Students organizers continue to work to rename Calhoun Hall, following the VSG resolution a year and a half ago.
Named after William Henry Calhoun, a 19th-century silversmith and jeweler who lived in Nashville, TN, the building currently houses the university’s Communication Studies, Economics and Political Science departments. Calhoun was known in part for his support of the Confederate States of America and was also a slave owner.
The efforts to rename Calhoun Hall come after a student call for action successfully resulted in the renaming of Confederate Memorial Hall in 2016. Currently known as Memorial Hall, the building was renamed after student walkouts raised awareness about the issue, and anonymous donors raised $1.2 million to repay the Tennessee Division of the Daughters of the Confederacy, who had donated $50,000 for the original construction of the building.
After the success of the campaign to rename Memorial Hall, several students, including junior Hannah Bruns, remain passionate about renaming Calhoun Hall.
“This whole process started back in Spring of 2019,” Bruns said. “I was a first-year senator representing East and Memorial House, and I passed a bill alongside the (then) VSG president urging administration to rename Calhoun Hall based on the fact that it is named after a slave owner and also making the further recommendation that they look at other buildings on campus that need to have their names re-evaluated as well.”
The university has several buildings named after supporters of the Confederacy or slave owners. In addition to Calhoun, Garland Hall is named after Landon Garland, the university’s first chancellor, who owned at least 60 slaves. McTyeire International House is named after Bishop Holland McTyeire, the first president of the university’s Board of Trust, who was a supporter of slavery and wrote several essays on the relationships between slaves and their masters.
Currently, the movement stands at a pause due to a lack of response from administration and the pandemic preventing student gatherings, according to Bruns.
The university has yet to provide an official statement.
However, Bruns said she is still motivated to make Calhoun’s renaming a reality through bolstering support on social media.
“Seeing the success of the Abolish Greek Life and Divestment movements, and not being able to have in-person events, things are gonna have to be in the best format online, which I think is social media,” Bruns said.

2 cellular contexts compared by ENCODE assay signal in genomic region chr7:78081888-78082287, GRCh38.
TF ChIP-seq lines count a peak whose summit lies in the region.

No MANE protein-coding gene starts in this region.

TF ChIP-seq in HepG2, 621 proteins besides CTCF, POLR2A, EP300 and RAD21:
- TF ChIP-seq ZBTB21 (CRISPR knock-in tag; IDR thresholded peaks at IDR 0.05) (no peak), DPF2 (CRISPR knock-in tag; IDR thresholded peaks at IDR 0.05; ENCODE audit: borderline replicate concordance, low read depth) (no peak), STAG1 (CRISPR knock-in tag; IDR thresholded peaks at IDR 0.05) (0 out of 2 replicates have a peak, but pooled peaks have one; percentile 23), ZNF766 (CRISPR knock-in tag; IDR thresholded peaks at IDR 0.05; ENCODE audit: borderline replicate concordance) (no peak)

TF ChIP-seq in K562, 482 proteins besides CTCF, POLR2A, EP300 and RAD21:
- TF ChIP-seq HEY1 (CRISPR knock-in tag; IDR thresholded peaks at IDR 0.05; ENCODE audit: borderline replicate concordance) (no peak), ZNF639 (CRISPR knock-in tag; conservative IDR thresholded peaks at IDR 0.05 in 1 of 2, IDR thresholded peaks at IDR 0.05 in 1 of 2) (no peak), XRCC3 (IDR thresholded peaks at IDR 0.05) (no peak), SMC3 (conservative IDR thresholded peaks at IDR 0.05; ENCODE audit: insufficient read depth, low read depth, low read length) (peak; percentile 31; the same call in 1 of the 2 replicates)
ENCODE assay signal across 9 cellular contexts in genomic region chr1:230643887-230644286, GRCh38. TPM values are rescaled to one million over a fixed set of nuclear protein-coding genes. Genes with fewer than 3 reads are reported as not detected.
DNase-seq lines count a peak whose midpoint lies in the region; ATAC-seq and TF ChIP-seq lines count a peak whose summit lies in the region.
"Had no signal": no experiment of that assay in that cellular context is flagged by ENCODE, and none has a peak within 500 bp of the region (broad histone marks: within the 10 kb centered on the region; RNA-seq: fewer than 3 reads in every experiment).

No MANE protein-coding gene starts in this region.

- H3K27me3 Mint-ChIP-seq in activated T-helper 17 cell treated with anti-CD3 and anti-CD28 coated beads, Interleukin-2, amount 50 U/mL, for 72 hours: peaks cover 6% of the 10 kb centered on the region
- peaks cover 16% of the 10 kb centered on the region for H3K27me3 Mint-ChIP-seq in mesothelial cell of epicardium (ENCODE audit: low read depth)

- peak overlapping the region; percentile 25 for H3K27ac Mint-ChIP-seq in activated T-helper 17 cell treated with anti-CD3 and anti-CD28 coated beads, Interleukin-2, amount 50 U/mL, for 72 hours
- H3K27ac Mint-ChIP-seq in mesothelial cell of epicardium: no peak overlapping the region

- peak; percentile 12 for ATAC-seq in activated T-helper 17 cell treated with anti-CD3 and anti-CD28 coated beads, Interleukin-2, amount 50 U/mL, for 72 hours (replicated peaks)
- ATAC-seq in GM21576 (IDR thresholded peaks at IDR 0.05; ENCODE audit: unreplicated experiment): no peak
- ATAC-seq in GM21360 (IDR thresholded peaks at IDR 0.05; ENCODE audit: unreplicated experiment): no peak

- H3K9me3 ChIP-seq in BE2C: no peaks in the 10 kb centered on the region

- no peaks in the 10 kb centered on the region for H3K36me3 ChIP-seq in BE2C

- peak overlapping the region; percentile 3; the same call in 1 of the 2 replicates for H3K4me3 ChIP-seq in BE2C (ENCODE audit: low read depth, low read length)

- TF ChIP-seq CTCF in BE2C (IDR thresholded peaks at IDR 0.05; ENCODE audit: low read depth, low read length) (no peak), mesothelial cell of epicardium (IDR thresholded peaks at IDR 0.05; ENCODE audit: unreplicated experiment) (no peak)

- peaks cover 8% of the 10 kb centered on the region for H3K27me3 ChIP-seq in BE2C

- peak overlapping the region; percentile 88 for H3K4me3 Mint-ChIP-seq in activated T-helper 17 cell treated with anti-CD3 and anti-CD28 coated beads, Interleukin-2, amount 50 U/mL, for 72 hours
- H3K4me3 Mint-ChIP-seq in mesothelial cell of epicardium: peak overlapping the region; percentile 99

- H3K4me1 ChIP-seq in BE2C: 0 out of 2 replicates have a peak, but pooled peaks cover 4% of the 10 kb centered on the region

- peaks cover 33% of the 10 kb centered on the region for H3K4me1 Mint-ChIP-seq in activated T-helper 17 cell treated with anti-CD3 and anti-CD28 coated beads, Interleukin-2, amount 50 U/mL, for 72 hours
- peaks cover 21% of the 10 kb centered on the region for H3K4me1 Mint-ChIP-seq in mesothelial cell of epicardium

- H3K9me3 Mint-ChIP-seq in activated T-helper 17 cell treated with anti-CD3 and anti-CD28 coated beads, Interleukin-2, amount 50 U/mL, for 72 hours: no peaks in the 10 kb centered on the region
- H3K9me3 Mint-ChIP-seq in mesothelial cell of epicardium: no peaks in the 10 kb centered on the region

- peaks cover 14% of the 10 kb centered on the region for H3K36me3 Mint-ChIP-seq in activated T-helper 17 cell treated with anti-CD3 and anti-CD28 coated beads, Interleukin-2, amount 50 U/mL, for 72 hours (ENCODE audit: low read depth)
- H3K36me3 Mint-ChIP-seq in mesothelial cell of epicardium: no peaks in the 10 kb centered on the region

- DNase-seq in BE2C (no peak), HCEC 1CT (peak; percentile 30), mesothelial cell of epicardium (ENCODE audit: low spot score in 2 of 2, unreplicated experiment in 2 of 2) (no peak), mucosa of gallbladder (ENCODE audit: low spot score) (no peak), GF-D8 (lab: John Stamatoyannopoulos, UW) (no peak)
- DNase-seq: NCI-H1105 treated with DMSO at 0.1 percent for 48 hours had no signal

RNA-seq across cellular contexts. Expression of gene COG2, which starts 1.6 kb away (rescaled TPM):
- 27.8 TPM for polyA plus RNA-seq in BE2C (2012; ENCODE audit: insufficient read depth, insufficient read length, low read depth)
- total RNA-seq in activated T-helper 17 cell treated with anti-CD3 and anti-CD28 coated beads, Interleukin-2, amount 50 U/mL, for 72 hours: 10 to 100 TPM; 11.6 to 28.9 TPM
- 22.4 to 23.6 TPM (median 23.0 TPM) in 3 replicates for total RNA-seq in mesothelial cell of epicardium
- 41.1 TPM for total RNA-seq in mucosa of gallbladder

Per Bruns, current support for the movement has drawn mostly from undergraduate students in the movement’s GroupMe, roughly 100 members, and the movement’s social media and online campaign committee, comprised of 15 students. Many of these students began their involvement over the summer following a Zoom town hall hosted by Bruns.
“Many of the ideas that we came up with during that Zoom meeting over the summer aren’t really feasible right now as far as protests we wanted to hold, which is a little disappointing but there’s nothing we can really do about it now,” Bruns said. “At the moment, my main goal is to grow our base as much as possible, get as many people involved and give them ways to put their passion into action in helping this initiative come to fruition.”
Going forward, Bruns mentioned that their immediate next steps would be to engage in dialogue with administration.
“And if they [administrators] still don’t seem on board, that’s when we would take things to the next level with a protest or demonstration of some sort,” Bruns said.
Other movements this summer have articulated similar requests. Vanderbilt alumna Danielle Sutton started a petition, with over 12,000 signatures, to “hold Vanderbilt accountable for racial justice.” The petition suggested Lawson Hall, in reference to Reverend James Lawson Jr, as a possible alternative to Calhoun Hall.
“Originally, I hadn’t really thought about the name too much, because my main goal was getting the current name replaced,” Bruns said. “I love that idea.”
Though there have been some difficulties so far, this movement is just in its beginnings, and Bruns said she is committed to seeing it grow.
“No Black student should have to walk into a building that is named after someone who, at one point, enslaved their ancestors,” Bruns said. “To me, that’s pretty outrageous and goes against the university’s policies for diversity, equity, and inclusion. That’s pretty antithetical.”